Sex Education Outreach Programme Challenges Myths in Irish Teenagers: Debunking sexual health myths that face Irish teenagers is one of the main aims of the SFI funded Irish sexual health education project ‘Debunking The Myths: The Science Behind Our Sexual Health‘. Project Co-Lead and RCSI Obstetrics and Gynaecology Research Programme Manager Doctor Zara Molphy, who...
Sex Education Outreach Programme Challenges Myths in Irish Teenagers: Debunking sexual health myths that face Irish teenagers is one of the main aims of the SFI funded Irish sexual health education project ‘Debunking The Myths: The Science Behind Our Sexual Health‘. Project Co-Lead and RCSI Obstetrics and Gynaecology Research Programme Manager Doctor Zara Molphy, who sets the record straight in this Irish Times article on some of the most common sexual health misconceptions teenagers today are exposed to such as:
1) Myth – Condoms mean safe sex
Safe sex means caring for your sexual health and that of your partners, lowering your combined risk of sexually transmitted infections, and being conscious of the choices you both make surrounding sexual health and wellbeing.
“Safe sex should incorporate consent, and appropriate contraceptive and prophylactic use,” says Dr Molphy. “Enthusiastic consent is the most vital part of a healthy sexual relationship, whether or not you are having casual sex.”
Dr Molphy outlines that when used correctly and consistently, heterosexual use of condoms, external (male) and internal (female) condoms act as a physical “barrier” contraceptive. “Not only can they prevent pregnancy,” she says, “but they can also protect against sexually transmitted infections (STIs). When used correctly every time you have sex, male condoms are proven to be up to 98% effective while female condoms are approximately 95% effective in preventing pregnancy. However, a number of factors can make condoms less effective including incorrect sizing/shape of condom, incorrect condom application, condom usage after expiration date, use of a damaged/torn condom, use with the wrong lubricant/lotions, use of multiple condoms.”
For further protection, Dr Molphy advises a second contraceptive such as the pill, intrauterine system , implant, patch, vaginal ring, or diaphragm which can also be used. “If you have had unprotected sex,” she says, “or your contraception method has failed and do not wish to get pregnant, a number of emergency contraceptive options are available”.
For gay and bisexual men pre-exposure prophylactics can be used to prevent the spread of HIV/AIDS, advises Dr Molphy. “However,” she says, “they do not prevent the spread of other STIs therefore, it is vital to use condoms while having casual sex. Notably, condoms do not prevent against the spread of HPV (which can cause cervical, mouth and anal cancers and genital warts) so it is important for both men and women to get vaccinated.”
2) Myth – You’ll know if you or your partner have an STI because of symptoms
A prevailing and perpetuating myth is that an STI is obvious, and you can easily tell if a blind date, or potential partner has an STI. However, STI symptoms are not always noticeable and just because you are not showing signs or symptoms of an STI does not mean you don’t need an STI test.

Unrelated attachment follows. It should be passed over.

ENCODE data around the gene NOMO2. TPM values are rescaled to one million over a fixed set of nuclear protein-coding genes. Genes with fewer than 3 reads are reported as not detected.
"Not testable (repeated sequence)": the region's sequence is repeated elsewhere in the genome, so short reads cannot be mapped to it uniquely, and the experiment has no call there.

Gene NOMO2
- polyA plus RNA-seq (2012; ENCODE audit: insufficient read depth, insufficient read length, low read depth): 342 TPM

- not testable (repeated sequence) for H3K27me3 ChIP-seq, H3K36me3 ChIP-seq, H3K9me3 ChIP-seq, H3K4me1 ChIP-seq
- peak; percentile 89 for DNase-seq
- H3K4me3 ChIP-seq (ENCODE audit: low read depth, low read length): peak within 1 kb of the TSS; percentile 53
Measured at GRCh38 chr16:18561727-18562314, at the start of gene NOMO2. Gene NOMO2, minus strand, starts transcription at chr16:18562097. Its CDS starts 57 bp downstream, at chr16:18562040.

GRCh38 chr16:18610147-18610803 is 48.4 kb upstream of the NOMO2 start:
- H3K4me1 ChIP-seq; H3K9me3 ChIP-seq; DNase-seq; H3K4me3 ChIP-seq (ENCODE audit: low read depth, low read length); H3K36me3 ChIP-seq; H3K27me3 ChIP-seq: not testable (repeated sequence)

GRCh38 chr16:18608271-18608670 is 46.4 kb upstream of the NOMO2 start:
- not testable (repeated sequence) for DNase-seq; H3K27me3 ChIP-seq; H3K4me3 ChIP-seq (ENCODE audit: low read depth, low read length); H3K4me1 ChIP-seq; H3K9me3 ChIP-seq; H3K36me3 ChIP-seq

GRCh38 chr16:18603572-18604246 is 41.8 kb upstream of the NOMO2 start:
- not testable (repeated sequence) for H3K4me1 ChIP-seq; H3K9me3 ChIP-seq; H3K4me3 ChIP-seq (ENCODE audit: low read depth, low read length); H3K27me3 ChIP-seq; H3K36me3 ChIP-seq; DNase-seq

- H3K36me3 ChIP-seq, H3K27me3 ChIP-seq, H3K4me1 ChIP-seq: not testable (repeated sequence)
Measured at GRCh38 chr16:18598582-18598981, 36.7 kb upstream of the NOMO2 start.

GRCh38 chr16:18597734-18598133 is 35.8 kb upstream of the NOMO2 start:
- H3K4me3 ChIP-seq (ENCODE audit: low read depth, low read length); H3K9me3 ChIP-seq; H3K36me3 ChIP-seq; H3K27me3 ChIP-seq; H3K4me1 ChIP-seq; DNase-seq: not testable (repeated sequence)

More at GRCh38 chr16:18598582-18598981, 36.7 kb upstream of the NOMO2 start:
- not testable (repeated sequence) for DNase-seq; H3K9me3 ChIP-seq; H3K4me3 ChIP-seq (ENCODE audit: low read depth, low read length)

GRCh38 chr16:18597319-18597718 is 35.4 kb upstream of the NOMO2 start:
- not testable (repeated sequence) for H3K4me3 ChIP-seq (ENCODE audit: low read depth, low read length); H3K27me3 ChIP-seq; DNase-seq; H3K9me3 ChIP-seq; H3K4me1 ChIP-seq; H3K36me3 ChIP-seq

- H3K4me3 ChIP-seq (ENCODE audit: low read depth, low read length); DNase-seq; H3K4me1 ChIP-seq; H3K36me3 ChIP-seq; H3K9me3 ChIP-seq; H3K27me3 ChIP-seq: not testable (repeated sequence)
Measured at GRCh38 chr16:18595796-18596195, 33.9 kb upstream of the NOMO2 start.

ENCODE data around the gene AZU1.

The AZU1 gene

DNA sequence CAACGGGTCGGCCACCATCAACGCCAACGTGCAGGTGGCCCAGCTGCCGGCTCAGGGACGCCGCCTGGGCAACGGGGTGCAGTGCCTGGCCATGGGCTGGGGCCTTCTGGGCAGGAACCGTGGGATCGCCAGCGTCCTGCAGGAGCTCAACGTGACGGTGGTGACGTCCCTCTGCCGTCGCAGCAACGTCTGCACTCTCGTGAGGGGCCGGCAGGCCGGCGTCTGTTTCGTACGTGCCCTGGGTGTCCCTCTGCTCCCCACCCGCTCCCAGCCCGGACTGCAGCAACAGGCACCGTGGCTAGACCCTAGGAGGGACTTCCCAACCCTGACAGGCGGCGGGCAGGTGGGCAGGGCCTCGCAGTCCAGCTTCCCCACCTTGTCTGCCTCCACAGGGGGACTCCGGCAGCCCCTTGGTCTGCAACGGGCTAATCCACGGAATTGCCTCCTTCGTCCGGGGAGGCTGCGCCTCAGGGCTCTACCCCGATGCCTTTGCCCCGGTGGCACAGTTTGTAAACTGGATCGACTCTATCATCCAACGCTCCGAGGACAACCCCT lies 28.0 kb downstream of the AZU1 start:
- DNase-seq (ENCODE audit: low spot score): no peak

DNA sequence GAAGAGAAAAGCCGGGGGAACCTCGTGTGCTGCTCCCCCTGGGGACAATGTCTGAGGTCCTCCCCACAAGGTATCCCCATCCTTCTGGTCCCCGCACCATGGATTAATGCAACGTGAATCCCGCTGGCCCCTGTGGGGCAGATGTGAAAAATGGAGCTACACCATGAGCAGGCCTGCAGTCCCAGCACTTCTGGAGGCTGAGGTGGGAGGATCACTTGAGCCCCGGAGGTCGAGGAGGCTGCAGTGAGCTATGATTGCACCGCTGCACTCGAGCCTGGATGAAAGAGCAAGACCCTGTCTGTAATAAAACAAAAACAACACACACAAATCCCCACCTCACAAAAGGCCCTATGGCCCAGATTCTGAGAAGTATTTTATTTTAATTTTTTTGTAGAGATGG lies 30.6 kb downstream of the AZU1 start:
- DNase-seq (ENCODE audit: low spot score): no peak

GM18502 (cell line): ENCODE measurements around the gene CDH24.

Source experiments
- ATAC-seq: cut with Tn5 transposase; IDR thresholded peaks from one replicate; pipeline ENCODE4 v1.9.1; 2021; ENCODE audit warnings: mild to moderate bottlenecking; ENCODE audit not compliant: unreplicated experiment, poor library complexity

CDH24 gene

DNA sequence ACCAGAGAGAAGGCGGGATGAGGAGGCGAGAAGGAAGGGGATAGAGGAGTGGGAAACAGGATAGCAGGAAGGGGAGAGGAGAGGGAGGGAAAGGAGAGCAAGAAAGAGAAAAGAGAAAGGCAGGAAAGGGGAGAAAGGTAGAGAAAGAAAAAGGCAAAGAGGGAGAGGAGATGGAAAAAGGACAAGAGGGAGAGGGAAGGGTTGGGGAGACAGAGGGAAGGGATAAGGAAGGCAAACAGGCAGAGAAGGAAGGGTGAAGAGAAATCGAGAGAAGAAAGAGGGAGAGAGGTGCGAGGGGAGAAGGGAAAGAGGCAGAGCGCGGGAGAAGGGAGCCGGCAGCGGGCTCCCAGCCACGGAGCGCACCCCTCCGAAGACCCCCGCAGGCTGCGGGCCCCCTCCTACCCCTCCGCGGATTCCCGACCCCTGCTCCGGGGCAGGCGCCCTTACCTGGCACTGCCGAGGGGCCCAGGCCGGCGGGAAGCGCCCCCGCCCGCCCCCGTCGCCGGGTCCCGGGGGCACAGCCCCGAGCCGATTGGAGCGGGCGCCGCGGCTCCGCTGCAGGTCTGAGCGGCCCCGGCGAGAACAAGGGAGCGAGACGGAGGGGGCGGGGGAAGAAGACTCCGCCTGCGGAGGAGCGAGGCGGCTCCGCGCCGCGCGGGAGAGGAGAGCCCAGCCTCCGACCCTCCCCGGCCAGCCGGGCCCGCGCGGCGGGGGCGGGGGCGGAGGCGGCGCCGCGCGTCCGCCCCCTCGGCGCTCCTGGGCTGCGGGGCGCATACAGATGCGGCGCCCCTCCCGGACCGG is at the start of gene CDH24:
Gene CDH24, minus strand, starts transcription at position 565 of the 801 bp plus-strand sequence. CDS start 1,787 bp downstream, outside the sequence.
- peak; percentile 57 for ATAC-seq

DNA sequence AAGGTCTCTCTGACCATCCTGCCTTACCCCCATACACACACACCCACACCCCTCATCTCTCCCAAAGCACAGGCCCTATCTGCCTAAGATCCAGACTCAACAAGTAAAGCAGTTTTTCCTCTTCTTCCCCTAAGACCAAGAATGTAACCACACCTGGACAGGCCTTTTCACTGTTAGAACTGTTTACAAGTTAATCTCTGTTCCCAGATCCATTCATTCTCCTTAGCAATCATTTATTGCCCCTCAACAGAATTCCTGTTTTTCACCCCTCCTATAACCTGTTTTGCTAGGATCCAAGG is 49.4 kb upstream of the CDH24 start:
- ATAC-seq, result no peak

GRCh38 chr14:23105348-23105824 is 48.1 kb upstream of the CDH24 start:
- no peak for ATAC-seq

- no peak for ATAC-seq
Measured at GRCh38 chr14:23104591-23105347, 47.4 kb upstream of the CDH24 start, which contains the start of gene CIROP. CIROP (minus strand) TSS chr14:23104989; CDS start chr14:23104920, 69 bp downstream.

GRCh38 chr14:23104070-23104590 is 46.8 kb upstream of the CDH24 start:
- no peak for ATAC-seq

“Many STIs like HIV, HPV, neurosyphilis, chlamydia and trichomoniasis show no signs or symptoms and can be passed readily to sexual partners,” says Dr Molphy. “The only way to be sure whether you have an STI or not, is to get tested by your GP or sexual health clinic. It is also possible to obtain a free STI testing kit from sh24.ie. A timely STI diagnosis and treatment is important to avoid potentially life-threatening health problems for you and your sexual partner(s).”
3) Myth – STIs don’t cause infertility
There are many unsubstantiated myths surrounding STIs and one of the more harmful myths concerns the idea that STIs don’t cause infertility. STIs are responsible for more cases of infertility than we may realise. Considering infections can fly under the radar and go untreated for years, the damaging effects can be permanent.
“If left undiagnosed and untreated, a number of STIs can result in both male and female infertility,” advises Dr Molphy. “For example, chlamydia can result in irrevocable damage in the fallopian tubes in women, and in men can lead to DNA fragmentation and malformed and immobile sperm. In women, untreated gonorrhoea can cause pelvic inflammatory disease (PID), while in men it can cause inflammation of the epididymis.”
Left untreated, STIs have the potential to greatly impact fertility and without regular testing, the issue may only be discovered when attempting to conceive.
“Significantly,” says Dr Molphy, “the Centre for Disease Control in the United States recommends annual chlamydia and gonorrhoea screening for: sexually active women younger than 25 years, older women with risk factors such as new or multiple sex partners, or a sex partner who has an STI, and all sexually active gay, bisexual, and other men who have sex with men.”
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